I read this book this time last year, and I have reread it this time this year. From that, you can probably ascertain that I enjoyed Caitlin Moran’s humorous autobiography, ‘How to be a Woman’.
I enjoyed it for not one, not two, not even three, but four good reasons. I have listed these reasons below in my minorly adapted 2012 review cleverly entitled: 4 good reasons to read Caitlin Moran’s “How to be a Woman”
It would be fair to say, during its short life (published in 2012) this book has generated quite the media furore. Voted ‘Galaxy Book of the Year 2012’, ‘How to be a Woman’ has taken the country by storm. An overwhelmingly positive storm at that, with Jonathan Ross branding it ‘spectacular’. There was, however, a small amount of negative backlash, with many (men I expect…men-y?) slamming it with a huge, great anti-feminist sledgehammer claiming Moran’s opinions are ‘too black and white’. One discontented reviewer went so far as to say he was so disgusted by the book that he could not get to sleep for one hour. One whole hour? Poor chap. I can just imagine Caitlin Moran now, head back, lion’s mane shaking with a roar of laughter:
“Women survive on 1 hours sleep, whilst raising 3 children, holding down a job and looking after their husband!” she would cry triumphantly, “I LAUGH IN THE FACE of losing 1 hours sleep!”
Disclaimer: I do not know Caitlin Moran: the fictional rant above was based entirely on the fact that I feel like I know her. Which brings us neatly to:
Caitlin Moran possesses that rarest of talents – the ability to write in a convincing, conversational tone. She writes as though she were having a personal tete-a-tete with you, the reader. This being the case, I leaned back having finished the book, shut the cover and thought to myself “Thanks Cait, so I’ll see you next week for coffee where we can lightly discuss the solution to the European Debt Crisis then?”. Obviously this will probably never happen, and this is mainly due to:
Reason Caitlin Moran is super, super cool. Like, so super cool she could say ‘super cool’ and actually still be cool without sounding like some over-excited American pre-teen talking about Justin Bieber’s pet snake, Johnson. I, being on nowhere near the same level of coolness, am therefore very unlikely ever to meet her to discuss anything, let alone something important like debt. Lauren Laverne, a pretty cool cat herself, echoed the thoughts of myself and thousands of others, stating:
“Ever since I was 18 I wanted to be as cool as Caitlin Moran. Now this book has shown me how.”
As if being a talented writer and cool were not enough, Moran has one more trick up her sleeve: humour. Anyone who’s read her columns or Twitter feeds knows this already, but Caitlin Moran is one funny woman. Ergo, this book is funny. From the first sproutings of pubic hair right through to the perils and pitfalls of being in love, Caitlin takes us on a ride of such a hilarity that I really did laugh out loud. This is saying something, because I am not usually a ‘lol-er’…I’m a ‘chuckler under my breath’ at best and most of the time, I just smile wryly.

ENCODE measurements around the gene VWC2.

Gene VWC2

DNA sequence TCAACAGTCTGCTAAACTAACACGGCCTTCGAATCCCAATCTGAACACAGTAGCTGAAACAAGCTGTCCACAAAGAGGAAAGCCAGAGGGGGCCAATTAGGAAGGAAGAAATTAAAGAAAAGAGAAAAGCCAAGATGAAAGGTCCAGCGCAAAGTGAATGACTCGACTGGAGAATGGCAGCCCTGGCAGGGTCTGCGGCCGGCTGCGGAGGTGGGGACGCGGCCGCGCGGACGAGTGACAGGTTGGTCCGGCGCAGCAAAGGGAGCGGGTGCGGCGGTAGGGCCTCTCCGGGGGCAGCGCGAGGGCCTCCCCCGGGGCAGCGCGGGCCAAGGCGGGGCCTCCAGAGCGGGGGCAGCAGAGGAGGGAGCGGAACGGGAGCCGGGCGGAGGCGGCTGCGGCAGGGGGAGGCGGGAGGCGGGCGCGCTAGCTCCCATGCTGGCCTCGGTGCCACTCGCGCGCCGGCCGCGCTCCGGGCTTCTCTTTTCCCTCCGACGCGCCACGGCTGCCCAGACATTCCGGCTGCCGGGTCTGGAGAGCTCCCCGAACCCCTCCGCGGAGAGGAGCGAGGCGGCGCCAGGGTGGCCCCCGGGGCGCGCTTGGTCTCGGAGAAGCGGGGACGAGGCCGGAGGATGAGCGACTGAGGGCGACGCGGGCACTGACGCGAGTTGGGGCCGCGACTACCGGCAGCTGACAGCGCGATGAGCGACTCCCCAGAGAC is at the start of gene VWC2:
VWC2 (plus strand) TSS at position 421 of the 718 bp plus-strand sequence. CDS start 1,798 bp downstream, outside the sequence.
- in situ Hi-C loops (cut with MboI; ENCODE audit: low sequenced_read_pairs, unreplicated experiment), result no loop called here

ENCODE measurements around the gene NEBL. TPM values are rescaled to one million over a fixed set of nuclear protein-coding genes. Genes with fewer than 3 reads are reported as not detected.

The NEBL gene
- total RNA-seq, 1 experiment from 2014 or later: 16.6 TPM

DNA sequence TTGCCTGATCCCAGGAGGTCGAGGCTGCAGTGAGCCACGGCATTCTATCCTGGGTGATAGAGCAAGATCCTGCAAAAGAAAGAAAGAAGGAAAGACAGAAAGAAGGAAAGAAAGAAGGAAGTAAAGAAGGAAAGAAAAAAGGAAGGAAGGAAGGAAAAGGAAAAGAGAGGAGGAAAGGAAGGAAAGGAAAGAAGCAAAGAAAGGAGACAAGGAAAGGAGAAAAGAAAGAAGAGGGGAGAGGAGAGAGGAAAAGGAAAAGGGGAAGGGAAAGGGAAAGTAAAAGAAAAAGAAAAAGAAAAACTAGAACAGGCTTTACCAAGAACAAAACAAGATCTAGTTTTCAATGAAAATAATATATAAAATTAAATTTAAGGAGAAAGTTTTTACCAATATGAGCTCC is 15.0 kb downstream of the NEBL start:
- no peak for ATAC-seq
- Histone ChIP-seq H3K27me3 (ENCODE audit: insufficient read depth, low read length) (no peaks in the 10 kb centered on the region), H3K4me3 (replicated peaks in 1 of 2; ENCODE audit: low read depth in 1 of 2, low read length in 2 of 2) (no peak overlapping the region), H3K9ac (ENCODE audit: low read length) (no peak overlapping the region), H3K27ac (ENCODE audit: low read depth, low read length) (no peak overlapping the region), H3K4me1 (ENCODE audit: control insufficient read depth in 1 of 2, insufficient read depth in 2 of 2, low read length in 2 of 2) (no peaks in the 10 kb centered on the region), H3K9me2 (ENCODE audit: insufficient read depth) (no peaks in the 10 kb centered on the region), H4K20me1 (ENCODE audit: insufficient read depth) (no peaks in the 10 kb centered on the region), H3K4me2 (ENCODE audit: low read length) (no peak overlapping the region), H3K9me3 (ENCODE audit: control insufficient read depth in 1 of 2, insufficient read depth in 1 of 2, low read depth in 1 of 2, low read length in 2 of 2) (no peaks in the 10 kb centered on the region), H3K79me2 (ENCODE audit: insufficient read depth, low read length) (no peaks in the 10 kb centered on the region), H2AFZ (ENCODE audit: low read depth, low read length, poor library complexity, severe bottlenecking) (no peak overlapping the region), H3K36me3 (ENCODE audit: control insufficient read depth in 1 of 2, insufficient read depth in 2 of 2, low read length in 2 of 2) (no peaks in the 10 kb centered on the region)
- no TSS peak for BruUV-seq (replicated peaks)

So if you read this book, you get a masterclass in conversational writing, you learn how to be cool and you laugh every step of the way. Do you really need another reason to be reading it? No, no you do not, but I’m going to give you another one anyway, just in case.
“How to be a Woman” explains what feminism is. I will confess this is done in a banner-waving, all-guns-blazing, strident feminism forever IN CAPITALS kind of a way, but it is done. This is something no book I have wanted to read before has achieved. Feminism was something that floated around in my midbrain, along with game theory and cholesterol, as something I knew was probably important, but hadn’t fully considered yet. Then this book came along and told me what it was, in simple, easy to understand terms.
Moran has been accused of being of the persuasion ‘its my way of the highway’ in terms of her views on feminism, a fact that has riled many people and led them to dislike this book. It is important to remember, however, that this is a light entertainment book. A light entertainment book with a message. It’s not an out-and-out feminist handbook, listing pros and cons and arguments and counter-arguments (we’ve got Germaine Greer for that), it is simply a funny book with a little bit of strident feminism attached.